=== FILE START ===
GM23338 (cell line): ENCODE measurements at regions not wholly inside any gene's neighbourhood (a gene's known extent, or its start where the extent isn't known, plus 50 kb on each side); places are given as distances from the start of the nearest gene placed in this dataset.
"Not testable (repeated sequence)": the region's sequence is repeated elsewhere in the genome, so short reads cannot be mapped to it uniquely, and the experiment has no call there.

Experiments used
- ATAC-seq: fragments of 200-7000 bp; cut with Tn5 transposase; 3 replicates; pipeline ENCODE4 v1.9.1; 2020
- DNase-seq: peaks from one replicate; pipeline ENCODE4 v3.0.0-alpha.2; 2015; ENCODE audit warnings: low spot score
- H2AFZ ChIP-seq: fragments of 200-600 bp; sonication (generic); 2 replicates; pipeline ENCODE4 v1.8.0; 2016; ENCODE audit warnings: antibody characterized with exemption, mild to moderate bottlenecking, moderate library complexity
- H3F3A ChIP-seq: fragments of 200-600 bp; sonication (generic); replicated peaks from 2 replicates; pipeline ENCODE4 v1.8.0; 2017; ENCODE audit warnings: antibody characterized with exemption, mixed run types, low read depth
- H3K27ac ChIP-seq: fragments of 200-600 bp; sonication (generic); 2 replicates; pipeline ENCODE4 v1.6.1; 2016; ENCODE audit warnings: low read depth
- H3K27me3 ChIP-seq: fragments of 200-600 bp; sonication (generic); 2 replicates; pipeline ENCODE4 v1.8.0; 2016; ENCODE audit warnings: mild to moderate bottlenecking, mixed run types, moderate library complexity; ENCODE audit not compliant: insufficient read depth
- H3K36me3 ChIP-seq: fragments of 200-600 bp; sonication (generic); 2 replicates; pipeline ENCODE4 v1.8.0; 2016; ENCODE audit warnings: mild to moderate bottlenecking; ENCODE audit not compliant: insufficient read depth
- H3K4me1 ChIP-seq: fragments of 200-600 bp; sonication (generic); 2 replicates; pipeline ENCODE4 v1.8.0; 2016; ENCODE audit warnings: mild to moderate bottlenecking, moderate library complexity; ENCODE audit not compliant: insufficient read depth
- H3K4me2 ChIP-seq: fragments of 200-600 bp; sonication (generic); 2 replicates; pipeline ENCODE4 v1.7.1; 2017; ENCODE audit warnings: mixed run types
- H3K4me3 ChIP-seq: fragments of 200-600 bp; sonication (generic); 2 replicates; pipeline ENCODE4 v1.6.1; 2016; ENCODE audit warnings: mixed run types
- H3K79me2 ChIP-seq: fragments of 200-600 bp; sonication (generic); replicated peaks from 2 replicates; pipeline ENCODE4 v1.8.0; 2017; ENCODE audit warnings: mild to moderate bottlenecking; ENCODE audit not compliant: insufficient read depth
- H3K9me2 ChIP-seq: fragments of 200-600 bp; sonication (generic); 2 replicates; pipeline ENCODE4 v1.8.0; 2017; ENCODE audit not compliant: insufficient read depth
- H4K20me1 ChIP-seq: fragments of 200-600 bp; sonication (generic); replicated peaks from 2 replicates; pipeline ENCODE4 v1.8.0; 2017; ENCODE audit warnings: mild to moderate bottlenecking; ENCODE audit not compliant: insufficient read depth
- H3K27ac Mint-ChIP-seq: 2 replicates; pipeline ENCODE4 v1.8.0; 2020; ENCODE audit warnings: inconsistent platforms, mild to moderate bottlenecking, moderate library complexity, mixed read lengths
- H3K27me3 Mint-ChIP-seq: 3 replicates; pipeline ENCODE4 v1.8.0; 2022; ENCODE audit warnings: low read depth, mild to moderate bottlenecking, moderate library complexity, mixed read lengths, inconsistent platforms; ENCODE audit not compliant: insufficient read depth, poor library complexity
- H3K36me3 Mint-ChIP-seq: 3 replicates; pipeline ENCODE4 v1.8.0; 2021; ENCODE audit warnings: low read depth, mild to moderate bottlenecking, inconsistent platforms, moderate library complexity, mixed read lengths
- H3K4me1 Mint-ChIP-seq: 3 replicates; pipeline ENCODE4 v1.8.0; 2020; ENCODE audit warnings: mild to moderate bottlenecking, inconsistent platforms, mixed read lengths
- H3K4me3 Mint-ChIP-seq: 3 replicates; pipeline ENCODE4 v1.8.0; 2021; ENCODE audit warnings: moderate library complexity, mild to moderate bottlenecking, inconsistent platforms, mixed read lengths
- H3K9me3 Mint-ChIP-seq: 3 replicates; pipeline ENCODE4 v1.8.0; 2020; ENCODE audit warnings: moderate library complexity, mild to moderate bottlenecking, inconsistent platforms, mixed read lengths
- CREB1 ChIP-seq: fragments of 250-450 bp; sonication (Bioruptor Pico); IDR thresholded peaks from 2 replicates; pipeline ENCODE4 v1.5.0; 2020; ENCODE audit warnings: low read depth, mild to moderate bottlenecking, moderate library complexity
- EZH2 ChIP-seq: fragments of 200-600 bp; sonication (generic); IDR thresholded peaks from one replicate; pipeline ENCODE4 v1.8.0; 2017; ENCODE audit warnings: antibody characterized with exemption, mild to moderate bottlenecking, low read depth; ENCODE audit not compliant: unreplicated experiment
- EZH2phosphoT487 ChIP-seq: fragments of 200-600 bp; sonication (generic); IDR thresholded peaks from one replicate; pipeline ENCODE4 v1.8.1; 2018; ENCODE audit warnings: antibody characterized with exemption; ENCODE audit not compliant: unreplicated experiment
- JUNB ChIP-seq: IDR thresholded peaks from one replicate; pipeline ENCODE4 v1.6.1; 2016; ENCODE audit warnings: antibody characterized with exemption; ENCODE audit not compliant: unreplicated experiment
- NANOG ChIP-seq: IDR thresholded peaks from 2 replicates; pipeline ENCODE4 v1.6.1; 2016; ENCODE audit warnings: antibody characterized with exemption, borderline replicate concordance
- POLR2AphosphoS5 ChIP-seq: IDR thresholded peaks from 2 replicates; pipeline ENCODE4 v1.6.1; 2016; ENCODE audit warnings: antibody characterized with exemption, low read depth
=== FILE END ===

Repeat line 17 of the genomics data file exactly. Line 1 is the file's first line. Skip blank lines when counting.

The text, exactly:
- H3K27ac Mint-ChIP-seq: 2 replicates; pipeline ENCODE4 v1.8.0; 2020; ENCODE audit warnings: inconsistent platforms, mild to moderate bottlenecking, moderate library complexity, mixed read lengths